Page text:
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  • Diana Schneidman

Hey, freelancers and consultants: No, I don’t care if you can pay your expenses

I recently wrote an article in which I said that the freelancer’s / consultant’s cost of living is irrelevant in determining what to charge.

I received some “interesting” comments both to my article and to comments I wrote on other people’s articles.

I was not trying to say that the solopro’s expenses are not of interest. They certainly are of interest to the solopro himself, and if I had the discipline and inclination to maintain more spreadsheets, I would track more data myself.

However, the point that I was making is that it doesn’t matter to the client what the service provider’s expenses are. Nor should it matter.

If I move from Manhattan, Kansas, to Manhattan, New York, clients will not happily pay me twice as much for the same work.

And if I move from Manhattan, New York, to Manhattan, Kansas, I certainly would not cut my fees in half simply because my expenses drop. I’ve never heard of anyone who has done that and I see no reason to be the first.

Perhaps I am unusual because I look at the issue of rates from two perspectives. I am both a service provider and a paying client of other people’s services.

I am shocked when providers and coaches who preach how to charge top rates, also called “what you are worth,” disclose in other articles that they pay rock-bottom rates to their own service providers. This ability to disassociate what they demand for themselves from what they pay others is astonishing.

Making it even more amusing are the articles in which they announce the limits on the services they provide. They brag about how unresponsive they are. They let the phone calls roll over to voice mail. They check email only once or twice a day. They permit only one round of revisions. Even when they have no work, they schedule prospect conversations two weeks forward so they look like they are in demand.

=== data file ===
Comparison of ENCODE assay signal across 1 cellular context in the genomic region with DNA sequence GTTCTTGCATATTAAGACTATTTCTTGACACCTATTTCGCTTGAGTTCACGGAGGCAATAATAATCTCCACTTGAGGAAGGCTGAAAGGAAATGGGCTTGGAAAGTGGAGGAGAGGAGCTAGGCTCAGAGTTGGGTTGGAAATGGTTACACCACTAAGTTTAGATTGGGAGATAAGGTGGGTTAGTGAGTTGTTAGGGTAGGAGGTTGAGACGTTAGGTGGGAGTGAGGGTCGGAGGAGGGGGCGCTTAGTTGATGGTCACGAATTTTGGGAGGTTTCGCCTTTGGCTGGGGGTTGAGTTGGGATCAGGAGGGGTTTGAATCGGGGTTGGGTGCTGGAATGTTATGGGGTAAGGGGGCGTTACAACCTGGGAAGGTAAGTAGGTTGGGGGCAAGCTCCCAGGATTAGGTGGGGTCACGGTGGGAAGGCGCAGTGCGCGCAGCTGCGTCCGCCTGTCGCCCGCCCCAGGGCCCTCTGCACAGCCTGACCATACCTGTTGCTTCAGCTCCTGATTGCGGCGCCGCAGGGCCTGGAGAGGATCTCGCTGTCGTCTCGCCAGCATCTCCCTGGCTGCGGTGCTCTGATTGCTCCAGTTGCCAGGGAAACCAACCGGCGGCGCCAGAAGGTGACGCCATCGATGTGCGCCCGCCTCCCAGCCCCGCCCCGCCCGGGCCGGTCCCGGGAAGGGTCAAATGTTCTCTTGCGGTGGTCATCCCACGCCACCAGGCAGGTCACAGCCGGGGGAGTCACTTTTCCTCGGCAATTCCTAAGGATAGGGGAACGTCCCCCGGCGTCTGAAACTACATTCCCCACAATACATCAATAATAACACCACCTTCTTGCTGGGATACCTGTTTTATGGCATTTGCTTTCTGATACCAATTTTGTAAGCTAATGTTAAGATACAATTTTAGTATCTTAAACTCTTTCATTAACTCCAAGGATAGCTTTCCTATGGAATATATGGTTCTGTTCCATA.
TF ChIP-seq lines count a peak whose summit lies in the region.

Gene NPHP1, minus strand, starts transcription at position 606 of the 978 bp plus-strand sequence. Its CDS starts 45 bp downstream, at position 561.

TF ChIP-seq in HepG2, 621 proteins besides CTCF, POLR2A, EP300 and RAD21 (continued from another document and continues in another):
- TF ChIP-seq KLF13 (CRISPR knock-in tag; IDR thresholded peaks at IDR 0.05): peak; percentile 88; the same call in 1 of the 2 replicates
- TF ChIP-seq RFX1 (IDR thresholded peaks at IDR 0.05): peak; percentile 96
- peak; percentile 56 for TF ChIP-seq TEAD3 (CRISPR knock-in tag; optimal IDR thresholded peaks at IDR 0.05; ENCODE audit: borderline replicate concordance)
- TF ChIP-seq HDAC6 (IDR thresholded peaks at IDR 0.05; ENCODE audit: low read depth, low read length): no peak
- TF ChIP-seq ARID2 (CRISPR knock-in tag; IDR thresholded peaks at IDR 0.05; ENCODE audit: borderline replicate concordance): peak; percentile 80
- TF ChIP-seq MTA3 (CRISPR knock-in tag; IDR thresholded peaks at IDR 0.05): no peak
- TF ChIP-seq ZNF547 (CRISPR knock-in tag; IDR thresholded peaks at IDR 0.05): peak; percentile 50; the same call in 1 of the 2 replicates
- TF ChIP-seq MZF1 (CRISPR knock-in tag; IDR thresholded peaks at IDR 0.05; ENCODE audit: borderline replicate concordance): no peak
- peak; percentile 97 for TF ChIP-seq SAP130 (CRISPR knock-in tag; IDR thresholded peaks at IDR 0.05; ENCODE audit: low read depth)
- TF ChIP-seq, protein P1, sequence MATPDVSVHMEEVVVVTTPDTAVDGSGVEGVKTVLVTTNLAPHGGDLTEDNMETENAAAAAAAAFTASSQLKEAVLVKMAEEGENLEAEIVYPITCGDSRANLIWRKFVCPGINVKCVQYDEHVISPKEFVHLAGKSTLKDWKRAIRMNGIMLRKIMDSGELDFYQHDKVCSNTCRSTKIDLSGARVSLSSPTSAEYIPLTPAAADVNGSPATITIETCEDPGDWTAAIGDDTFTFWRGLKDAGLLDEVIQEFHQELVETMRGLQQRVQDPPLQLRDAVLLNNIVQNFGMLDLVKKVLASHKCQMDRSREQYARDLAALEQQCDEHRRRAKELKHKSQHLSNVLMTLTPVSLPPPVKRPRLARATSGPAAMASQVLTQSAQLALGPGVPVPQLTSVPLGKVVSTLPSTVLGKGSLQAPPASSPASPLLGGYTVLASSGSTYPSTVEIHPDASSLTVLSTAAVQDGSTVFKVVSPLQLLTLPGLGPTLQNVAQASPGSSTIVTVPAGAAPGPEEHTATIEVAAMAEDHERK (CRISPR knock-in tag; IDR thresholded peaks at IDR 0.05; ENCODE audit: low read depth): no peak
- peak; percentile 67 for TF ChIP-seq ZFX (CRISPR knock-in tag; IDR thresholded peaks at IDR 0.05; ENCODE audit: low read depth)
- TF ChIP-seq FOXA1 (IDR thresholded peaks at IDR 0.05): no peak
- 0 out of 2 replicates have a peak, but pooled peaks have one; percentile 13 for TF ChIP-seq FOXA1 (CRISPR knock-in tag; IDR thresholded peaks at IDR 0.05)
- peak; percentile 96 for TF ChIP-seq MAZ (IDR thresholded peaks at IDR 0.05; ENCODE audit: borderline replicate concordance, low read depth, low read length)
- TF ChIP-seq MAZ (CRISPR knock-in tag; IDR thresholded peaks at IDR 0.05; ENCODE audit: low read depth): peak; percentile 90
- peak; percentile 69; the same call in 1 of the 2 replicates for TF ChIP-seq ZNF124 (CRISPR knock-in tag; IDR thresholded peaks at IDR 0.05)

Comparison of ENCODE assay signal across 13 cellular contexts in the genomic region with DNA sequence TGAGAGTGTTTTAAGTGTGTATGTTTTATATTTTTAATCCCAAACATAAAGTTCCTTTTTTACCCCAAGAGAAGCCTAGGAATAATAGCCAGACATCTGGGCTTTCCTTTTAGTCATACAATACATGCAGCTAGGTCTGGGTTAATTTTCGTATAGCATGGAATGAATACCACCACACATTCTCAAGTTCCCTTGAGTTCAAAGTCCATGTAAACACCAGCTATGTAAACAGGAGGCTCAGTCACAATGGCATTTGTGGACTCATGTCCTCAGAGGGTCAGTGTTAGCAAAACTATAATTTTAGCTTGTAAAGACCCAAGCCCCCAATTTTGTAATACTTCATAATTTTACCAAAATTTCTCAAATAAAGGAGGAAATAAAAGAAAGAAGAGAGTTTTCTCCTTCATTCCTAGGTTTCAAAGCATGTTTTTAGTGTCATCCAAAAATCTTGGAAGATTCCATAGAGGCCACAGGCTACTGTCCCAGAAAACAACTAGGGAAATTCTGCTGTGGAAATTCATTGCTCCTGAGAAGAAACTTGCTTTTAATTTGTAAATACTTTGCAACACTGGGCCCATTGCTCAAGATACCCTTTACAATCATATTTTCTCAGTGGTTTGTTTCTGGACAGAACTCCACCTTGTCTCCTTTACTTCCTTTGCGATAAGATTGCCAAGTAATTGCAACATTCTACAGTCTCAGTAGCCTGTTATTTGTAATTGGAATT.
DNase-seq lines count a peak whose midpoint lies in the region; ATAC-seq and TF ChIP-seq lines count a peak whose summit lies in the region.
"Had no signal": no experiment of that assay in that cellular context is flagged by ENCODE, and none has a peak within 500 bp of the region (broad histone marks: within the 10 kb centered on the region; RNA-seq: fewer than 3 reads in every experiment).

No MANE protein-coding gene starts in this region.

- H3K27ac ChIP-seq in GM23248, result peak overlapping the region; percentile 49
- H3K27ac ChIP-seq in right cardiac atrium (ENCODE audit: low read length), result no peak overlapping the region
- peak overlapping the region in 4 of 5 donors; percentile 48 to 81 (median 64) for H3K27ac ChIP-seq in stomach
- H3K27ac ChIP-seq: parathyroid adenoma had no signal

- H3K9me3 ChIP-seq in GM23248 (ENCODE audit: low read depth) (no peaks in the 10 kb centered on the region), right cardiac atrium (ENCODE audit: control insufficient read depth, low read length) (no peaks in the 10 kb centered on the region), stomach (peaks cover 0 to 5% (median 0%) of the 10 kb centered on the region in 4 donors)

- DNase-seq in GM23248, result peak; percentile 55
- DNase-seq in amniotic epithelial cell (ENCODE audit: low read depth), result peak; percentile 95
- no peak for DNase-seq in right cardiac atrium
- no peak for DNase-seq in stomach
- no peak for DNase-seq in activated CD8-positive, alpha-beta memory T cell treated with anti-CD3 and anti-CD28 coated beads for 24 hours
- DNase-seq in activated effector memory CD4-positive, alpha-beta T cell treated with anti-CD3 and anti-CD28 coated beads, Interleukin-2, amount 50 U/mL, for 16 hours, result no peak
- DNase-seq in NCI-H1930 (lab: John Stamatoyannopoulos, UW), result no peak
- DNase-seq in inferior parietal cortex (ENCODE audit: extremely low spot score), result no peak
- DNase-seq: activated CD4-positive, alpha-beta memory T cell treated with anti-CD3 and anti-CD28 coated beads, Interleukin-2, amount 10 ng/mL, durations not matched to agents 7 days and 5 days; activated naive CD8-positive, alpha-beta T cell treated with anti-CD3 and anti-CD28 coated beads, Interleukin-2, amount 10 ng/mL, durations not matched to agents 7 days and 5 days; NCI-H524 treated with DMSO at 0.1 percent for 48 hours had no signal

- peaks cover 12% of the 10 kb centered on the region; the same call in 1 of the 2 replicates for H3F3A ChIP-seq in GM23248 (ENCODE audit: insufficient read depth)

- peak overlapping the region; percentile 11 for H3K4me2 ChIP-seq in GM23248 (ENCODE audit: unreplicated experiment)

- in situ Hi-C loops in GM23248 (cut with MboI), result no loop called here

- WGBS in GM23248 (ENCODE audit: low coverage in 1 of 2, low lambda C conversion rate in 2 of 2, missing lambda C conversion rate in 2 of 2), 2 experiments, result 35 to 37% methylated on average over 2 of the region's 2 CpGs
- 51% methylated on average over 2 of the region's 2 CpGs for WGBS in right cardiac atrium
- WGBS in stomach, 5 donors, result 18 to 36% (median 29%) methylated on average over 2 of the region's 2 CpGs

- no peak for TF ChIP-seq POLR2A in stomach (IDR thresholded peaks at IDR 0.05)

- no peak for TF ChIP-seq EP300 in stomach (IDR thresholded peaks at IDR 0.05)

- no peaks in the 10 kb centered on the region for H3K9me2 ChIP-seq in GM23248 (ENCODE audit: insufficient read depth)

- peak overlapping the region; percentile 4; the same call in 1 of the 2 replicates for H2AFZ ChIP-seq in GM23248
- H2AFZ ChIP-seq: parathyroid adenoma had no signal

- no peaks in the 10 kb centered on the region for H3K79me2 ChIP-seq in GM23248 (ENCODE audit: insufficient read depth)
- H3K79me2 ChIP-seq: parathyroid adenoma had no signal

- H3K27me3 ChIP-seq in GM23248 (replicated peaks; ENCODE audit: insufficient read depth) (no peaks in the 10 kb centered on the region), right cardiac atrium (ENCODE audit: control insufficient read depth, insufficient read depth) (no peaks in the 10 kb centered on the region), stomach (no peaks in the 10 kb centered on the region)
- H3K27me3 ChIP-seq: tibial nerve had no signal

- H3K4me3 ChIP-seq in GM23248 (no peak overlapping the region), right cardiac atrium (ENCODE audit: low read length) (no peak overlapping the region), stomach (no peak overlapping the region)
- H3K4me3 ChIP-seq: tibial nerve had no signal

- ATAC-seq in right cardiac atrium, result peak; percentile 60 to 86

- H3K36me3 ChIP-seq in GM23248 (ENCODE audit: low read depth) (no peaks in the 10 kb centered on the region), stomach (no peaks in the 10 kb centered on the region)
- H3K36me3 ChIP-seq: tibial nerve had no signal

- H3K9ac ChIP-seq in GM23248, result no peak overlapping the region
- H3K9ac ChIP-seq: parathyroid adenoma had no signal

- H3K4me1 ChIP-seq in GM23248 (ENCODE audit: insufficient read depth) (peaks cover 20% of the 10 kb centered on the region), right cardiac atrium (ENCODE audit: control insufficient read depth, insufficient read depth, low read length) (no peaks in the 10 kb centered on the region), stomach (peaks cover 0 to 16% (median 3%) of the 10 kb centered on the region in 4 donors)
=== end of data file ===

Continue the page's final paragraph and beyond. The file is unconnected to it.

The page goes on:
I agree it is possible to be too permissive and allow clients to drive you crazy, but I also believe that higher levels of service merit higher rates of pay.

I am especially entertained when coaches recommend “firing” low-paying customers to create space for higher-paying opportunities. Sadly, firing only works when you use the freed-up time to do more marketing to land better clients. An empty schedule in itself does not create some vacuum into which big bucks are magically sucked.

Anyway, one reader commented that she lives in California and has a high cost of living. Therefore, she moved her business towards higher-paying work including project management and more complex, demanding assignments.

Good for her! That’s exactly the right move when you need to make more money.

Another commenter was indignant! How dare I suggest she lose money by undercharging for her services.

That wasn’t my message. I’m all for people making as much money as they can.

However, you have to mesh your fees with what your market will bear, not with what you want to earn regardless of reality.

Anyway, when you set your current rates to cover current living expenses, you logically should end up with a crazy effect: When you have fewer clients, each should pay more. As you gain experience and your schedule fills up, each client can pay less and you’ll still meet expenses.

The problem is not only an individual one. It has international implications.

It’s not only about Manhattan, Kansas, versus Manhattan, New York.

It’s about country versus country.

We Americans and Canadians can’t expect prospects, whether in North America or elsewhere, to pay us top dollar simply because of where we live.

We have to decide how we will offer enough value to justify rates that cover our higher cost of living. It’s a challenge and can be daunting to contemplate.

However, I think it is an issue each of us needs to resolve for ourselves.

Originally posted 4-13-15

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